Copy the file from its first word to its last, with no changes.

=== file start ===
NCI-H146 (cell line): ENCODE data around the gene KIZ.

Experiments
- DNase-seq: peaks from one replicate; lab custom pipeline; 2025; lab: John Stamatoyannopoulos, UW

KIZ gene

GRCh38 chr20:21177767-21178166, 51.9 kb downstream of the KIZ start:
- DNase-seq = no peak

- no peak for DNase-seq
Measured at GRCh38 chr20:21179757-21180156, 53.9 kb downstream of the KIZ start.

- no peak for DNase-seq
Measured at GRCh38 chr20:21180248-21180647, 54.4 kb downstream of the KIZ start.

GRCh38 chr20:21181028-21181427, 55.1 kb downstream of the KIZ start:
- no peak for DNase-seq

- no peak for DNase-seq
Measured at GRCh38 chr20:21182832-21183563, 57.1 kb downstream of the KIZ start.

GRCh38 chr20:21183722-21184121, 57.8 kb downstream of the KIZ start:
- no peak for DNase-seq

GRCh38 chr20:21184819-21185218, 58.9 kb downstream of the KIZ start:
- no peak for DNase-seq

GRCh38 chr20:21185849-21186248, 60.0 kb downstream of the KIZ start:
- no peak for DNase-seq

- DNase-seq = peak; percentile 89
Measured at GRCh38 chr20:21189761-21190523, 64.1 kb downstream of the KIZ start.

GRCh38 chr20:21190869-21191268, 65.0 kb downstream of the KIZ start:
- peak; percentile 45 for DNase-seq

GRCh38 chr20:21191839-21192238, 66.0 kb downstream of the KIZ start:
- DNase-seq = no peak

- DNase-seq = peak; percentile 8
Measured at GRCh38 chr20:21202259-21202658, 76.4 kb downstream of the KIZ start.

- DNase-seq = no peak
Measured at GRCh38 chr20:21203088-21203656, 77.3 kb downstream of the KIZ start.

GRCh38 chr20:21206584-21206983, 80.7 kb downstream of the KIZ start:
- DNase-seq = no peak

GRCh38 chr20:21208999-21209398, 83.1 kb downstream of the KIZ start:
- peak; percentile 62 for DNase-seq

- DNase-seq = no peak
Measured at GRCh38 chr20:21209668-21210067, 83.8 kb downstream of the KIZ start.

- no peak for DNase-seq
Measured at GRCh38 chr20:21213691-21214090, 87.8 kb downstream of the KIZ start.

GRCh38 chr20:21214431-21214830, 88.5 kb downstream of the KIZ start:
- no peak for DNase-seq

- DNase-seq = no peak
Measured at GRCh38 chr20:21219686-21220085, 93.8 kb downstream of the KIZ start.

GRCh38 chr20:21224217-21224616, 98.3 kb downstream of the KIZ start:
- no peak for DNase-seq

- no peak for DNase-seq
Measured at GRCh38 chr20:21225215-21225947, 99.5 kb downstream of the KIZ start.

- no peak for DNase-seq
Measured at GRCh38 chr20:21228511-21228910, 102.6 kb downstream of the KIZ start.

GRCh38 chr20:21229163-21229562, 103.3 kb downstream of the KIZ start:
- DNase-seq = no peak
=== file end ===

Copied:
NCI-H146 (cell line): ENCODE data around the gene KIZ.

Experiments
- DNase-seq: peaks from one replicate; lab custom pipeline; 2025; lab: John Stamatoyannopoulos, UW

KIZ gene

GRCh38 chr20:21177767-21178166, 51.9 kb downstream of the KIZ start:
- DNase-seq = no peak

- no peak for DNase-seq
Measured at GRCh38 chr20:21179757-21180156, 53.9 kb downstream of the KIZ start.

- no peak for DNase-seq
Measured at GRCh38 chr20:21180248-21180647, 54.4 kb downstream of the KIZ start.

GRCh38 chr20:21181028-21181427, 55.1 kb downstream of the KIZ start:
- no peak for DNase-seq

- no peak for DNase-seq
Measured at GRCh38 chr20:21182832-21183563, 57.1 kb downstream of the KIZ start.

GRCh38 chr20:21183722-21184121, 57.8 kb downstream of the KIZ start:
- no peak for DNase-seq

GRCh38 chr20:21184819-21185218, 58.9 kb downstream of the KIZ start:
- no peak for DNase-seq

GRCh38 chr20:21185849-21186248, 60.0 kb downstream of the KIZ start:
- no peak for DNase-seq

- DNase-seq = peak; percentile 89
Measured at GRCh38 chr20:21189761-21190523, 64.1 kb downstream of the KIZ start.

GRCh38 chr20:21190869-21191268, 65.0 kb downstream of the KIZ start:
- peak; percentile 45 for DNase-seq

GRCh38 chr20:21191839-21192238, 66.0 kb downstream of the KIZ start:
- DNase-seq = no peak

- DNase-seq = peak; percentile 8
Measured at GRCh38 chr20:21202259-21202658, 76.4 kb downstream of the KIZ start.

- DNase-seq = no peak
Measured at GRCh38 chr20:21203088-21203656, 77.3 kb downstream of the KIZ start.

GRCh38 chr20:21206584-21206983, 80.7 kb downstream of the KIZ start:
- DNase-seq = no peak

GRCh38 chr20:21208999-21209398, 83.1 kb downstream of the KIZ start:
- peak; percentile 62 for DNase-seq

- DNase-seq = no peak
Measured at GRCh38 chr20:21209668-21210067, 83.8 kb downstream of the KIZ start.

- no peak for DNase-seq
Measured at GRCh38 chr20:21213691-21214090, 87.8 kb downstream of the KIZ start.

GRCh38 chr20:21214431-21214830, 88.5 kb downstream of the KIZ start:
- no peak for DNase-seq

- DNase-seq = no peak
Measured at GRCh38 chr20:21219686-21220085, 93.8 kb downstream of the KIZ start.

GRCh38 chr20:21224217-21224616, 98.3 kb downstream of the KIZ start:
- no peak for DNase-seq

- no peak for DNase-seq
Measured at GRCh38 chr20:21225215-21225947, 99.5 kb downstream of the KIZ start.

- no peak for DNase-seq
Measured at GRCh38 chr20:21228511-21228910, 102.6 kb downstream of the KIZ start.

GRCh38 chr20:21229163-21229562, 103.3 kb downstream of the KIZ start:
- DNase-seq = no peak